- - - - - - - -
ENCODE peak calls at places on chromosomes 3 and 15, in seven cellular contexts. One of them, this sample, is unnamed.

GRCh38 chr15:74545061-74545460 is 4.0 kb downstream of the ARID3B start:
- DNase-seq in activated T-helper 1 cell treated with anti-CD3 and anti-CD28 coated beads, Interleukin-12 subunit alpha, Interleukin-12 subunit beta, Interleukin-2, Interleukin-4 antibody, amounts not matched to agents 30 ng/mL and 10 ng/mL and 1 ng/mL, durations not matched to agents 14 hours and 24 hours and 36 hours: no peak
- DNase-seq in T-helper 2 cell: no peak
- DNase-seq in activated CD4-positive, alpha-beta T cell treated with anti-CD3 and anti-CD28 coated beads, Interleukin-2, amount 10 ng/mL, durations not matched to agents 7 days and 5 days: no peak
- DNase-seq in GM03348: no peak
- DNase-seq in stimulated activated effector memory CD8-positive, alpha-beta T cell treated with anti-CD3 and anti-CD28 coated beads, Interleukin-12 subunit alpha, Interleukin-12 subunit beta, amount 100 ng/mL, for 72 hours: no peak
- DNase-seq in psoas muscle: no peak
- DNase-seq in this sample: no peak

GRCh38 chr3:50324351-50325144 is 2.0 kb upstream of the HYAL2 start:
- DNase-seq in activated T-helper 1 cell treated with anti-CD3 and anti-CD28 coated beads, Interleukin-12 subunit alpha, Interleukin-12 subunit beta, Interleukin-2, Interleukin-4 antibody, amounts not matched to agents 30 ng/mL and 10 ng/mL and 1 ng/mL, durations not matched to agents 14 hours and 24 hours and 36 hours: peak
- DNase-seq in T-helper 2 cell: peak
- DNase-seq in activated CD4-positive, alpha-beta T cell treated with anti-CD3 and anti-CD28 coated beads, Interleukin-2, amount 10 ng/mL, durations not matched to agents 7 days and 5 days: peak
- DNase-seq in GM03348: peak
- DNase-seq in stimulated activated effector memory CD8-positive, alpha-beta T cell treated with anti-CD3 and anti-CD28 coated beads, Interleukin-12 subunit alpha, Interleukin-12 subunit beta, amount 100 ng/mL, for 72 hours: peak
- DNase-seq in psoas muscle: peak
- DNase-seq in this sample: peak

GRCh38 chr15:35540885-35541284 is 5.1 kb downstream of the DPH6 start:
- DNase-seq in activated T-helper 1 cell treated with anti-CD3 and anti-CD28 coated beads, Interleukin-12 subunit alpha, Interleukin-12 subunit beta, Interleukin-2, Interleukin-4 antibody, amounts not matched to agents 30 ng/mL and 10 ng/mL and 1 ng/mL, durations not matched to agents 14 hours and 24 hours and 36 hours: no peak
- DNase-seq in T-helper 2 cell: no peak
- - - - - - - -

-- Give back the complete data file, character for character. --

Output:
ENCODE peak calls at places on chromosomes 3 and 15, in seven cellular contexts. One of them, this sample, is unnamed.

GRCh38 chr15:74545061-74545460 is 4.0 kb downstream of the ARID3B start:
- DNase-seq in activated T-helper 1 cell treated with anti-CD3 and anti-CD28 coated beads, Interleukin-12 subunit alpha, Interleukin-12 subunit beta, Interleukin-2, Interleukin-4 antibody, amounts not matched to agents 30 ng/mL and 10 ng/mL and 1 ng/mL, durations not matched to agents 14 hours and 24 hours and 36 hours: no peak
- DNase-seq in T-helper 2 cell: no peak
- DNase-seq in activated CD4-positive, alpha-beta T cell treated with anti-CD3 and anti-CD28 coated beads, Interleukin-2, amount 10 ng/mL, durations not matched to agents 7 days and 5 days: no peak
- DNase-seq in GM03348: no peak
- DNase-seq in stimulated activated effector memory CD8-positive, alpha-beta T cell treated with anti-CD3 and anti-CD28 coated beads, Interleukin-12 subunit alpha, Interleukin-12 subunit beta, amount 100 ng/mL, for 72 hours: no peak
- DNase-seq in psoas muscle: no peak
- DNase-seq in this sample: no peak

GRCh38 chr3:50324351-50325144 is 2.0 kb upstream of the HYAL2 start:
- DNase-seq in activated T-helper 1 cell treated with anti-CD3 and anti-CD28 coated beads, Interleukin-12 subunit alpha, Interleukin-12 subunit beta, Interleukin-2, Interleukin-4 antibody, amounts not matched to agents 30 ng/mL and 10 ng/mL and 1 ng/mL, durations not matched to agents 14 hours and 24 hours and 36 hours: peak
- DNase-seq in T-helper 2 cell: peak
- DNase-seq in activated CD4-positive, alpha-beta T cell treated with anti-CD3 and anti-CD28 coated beads, Interleukin-2, amount 10 ng/mL, durations not matched to agents 7 days and 5 days: peak
- DNase-seq in GM03348: peak
- DNase-seq in stimulated activated effector memory CD8-positive, alpha-beta T cell treated with anti-CD3 and anti-CD28 coated beads, Interleukin-12 subunit alpha, Interleukin-12 subunit beta, amount 100 ng/mL, for 72 hours: peak
- DNase-seq in psoas muscle: peak
- DNase-seq in this sample: peak

GRCh38 chr15:35540885-35541284 is 5.1 kb downstream of the DPH6 start:
- DNase-seq in activated T-helper 1 cell treated with anti-CD3 and anti-CD28 coated beads, Interleukin-12 subunit alpha, Interleukin-12 subunit beta, Interleukin-2, Interleukin-4 antibody, amounts not matched to agents 30 ng/mL and 10 ng/mL and 1 ng/mL, durations not matched to agents 14 hours and 24 hours and 36 hours: no peak
- DNase-seq in T-helper 2 cell: no peak